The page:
Tower Bridge (Part 2)

First, they built the Towers
The steel for the towers was made by William Arrol and Company in Scotland, and it was shipped to London and brought up the river on barges.

There wasn't much space to store equipment and materials, so the steel was brought up the river when it was needed. Crews of workers set about 200 rivets per day – by hand. There are two million rivets in Tower Bridge – so you can do the math.The work took a long time!

Slowly but surely, the steelwork rose from the Thames like a huge black skeleton. Each tower had four steel pillars. The two pillars on the land-side of the tower would support the suspension chains, while the river-side pillars would support the high level walkways.

When the structure was in place, workers built the Walkways.
When the pillars were finished, workers started building the high level walkways. They worked 46 metres above the river, without safety nets!

Boats would pass below them, so workers had to be extra careful not to drop a tool onto someone's head.

The workers on Tower Bridge were paid an outstanding wage of £2 per week! It may not seem like much, but it was twice the wage of a London policeman.

Separate crews worked on cantilevers extending from each tower. A cantilever is a section supported at one end, which can bear its own weight.

When the cantilevers extended far enough toward the middle, a central section linked them together.

Good ole William Arrol & Company in Scotland had tested their steel to make sure it would all fit snugly together once it arrived at Tower Bridge.

Next step: Building the Chains & the Bascules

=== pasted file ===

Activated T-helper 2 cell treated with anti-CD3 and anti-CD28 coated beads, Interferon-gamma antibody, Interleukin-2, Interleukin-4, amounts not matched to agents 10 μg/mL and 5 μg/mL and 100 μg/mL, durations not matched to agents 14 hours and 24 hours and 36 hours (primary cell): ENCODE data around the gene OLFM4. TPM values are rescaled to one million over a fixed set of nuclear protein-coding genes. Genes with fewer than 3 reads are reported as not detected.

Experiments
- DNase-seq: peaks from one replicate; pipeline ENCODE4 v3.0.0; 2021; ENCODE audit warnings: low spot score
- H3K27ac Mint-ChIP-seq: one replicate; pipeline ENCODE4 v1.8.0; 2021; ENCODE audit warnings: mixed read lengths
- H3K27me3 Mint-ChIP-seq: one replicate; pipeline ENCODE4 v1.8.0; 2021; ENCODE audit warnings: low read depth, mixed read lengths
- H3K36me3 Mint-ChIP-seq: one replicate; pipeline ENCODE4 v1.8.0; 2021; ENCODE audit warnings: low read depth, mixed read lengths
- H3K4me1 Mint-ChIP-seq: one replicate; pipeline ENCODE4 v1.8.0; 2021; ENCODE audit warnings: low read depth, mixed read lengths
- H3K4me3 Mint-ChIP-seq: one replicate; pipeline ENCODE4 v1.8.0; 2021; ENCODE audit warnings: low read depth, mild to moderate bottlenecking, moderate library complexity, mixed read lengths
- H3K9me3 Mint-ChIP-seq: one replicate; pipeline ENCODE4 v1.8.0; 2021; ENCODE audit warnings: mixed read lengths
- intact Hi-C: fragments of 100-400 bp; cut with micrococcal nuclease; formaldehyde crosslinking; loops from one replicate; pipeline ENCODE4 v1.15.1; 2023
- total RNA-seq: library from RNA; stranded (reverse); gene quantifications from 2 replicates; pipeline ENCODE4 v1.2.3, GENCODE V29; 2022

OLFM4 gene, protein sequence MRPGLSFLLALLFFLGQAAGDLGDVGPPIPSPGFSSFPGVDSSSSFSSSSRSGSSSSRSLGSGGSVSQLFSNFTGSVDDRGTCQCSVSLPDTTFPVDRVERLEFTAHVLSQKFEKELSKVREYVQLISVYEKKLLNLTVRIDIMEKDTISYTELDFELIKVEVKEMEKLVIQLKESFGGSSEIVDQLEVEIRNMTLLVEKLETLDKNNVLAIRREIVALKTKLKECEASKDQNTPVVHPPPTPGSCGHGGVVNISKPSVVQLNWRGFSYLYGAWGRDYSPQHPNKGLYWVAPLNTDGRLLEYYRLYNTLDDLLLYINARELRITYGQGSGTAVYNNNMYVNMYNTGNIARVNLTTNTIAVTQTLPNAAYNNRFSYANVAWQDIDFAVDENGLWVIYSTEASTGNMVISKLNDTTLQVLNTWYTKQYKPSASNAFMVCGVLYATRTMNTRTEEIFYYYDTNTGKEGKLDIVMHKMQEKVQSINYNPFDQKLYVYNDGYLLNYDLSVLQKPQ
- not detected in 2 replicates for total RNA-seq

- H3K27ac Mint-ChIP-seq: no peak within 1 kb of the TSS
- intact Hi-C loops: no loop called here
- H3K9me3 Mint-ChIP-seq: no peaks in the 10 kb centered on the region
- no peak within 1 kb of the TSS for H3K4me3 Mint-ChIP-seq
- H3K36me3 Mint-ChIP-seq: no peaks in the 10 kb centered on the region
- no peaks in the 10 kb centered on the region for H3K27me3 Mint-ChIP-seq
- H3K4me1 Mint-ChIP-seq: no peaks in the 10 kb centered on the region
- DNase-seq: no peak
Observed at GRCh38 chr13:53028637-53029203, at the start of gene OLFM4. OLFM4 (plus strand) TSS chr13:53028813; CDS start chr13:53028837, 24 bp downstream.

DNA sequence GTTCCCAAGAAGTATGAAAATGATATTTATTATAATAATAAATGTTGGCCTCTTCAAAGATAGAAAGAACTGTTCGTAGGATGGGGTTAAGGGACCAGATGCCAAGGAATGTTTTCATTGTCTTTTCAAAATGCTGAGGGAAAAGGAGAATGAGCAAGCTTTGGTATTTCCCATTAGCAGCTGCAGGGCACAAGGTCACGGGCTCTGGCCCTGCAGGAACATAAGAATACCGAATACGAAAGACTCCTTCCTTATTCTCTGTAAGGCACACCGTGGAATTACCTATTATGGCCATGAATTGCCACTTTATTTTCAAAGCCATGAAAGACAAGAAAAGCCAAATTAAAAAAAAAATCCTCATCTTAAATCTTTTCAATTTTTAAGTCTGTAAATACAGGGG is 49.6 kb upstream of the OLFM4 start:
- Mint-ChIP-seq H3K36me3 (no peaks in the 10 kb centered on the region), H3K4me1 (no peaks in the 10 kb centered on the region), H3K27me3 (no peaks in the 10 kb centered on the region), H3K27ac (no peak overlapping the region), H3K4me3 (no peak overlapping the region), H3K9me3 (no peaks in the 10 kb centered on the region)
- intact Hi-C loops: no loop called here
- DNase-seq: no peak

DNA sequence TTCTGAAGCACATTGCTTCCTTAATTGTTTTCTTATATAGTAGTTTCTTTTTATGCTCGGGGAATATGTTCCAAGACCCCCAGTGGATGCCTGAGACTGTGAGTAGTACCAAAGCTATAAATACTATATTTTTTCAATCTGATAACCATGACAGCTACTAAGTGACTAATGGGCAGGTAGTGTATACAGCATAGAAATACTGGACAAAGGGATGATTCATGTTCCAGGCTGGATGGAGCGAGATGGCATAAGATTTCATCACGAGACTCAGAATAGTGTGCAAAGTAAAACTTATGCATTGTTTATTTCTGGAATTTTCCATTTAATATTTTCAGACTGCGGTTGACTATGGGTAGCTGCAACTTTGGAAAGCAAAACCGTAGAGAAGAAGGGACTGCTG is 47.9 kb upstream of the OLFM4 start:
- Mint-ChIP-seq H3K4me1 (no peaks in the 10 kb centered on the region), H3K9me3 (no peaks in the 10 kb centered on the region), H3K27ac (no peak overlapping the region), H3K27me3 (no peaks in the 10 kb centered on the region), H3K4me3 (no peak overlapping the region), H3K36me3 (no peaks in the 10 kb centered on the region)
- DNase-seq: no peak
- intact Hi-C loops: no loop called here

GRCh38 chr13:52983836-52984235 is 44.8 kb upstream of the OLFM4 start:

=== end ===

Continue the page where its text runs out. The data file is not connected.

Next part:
The workers built an abutment on each land-end of Tower Bridge. An abutment is a structure which anchors suspension chains.

Then the workers built the suspension chains, using scaffolding to support them as they went. When the chains were finished, the workers added rods and girders to keep the chains from swinging in the wind.

The suspension chains of Tower Bridge are really heavy. They weigh one ton per foot! 

The Bascules were next! 
Remember, these were the "arms" of Tower Bridge which would raise and lower to let the ships pass through. Workers built sections forty feet long, strengthened with long girders and cross-girders.

Then they built the counterbalance. The counterbalance is the part which balances the bascule, kind of like a person on the seat of a seesaw. If you have only one person, the seesaw can't move. The bascule itself had a weight, so it needed a counterbalance in order to go up and down.

On the counterbalance, they constructed a huge gear, which fit into the gear of the steam engine. When the steam engine built up pressure, the gears would turn, opening the bridge for ships! When it released pressure, the bascules lowered.

With its bascules, the suspension chains and the steam engine, Tower Bridge was a triumph of engineering! Its nickname was "the Wonder Bridge." 

After 8 years of hard work, Tower Bridge was finally finished and ready for its grand opening.

On 30th June 1894, the Thames River was packed with barges, steamships and ferries. People crowded along the embankments and bridges for a peek at the new bridge. The Prince and Princess of Wales arrived amidst the excitement. The Prince made an official declaration that the bridge was open for traffic; then he pushed a button which raised the bascules for the first time.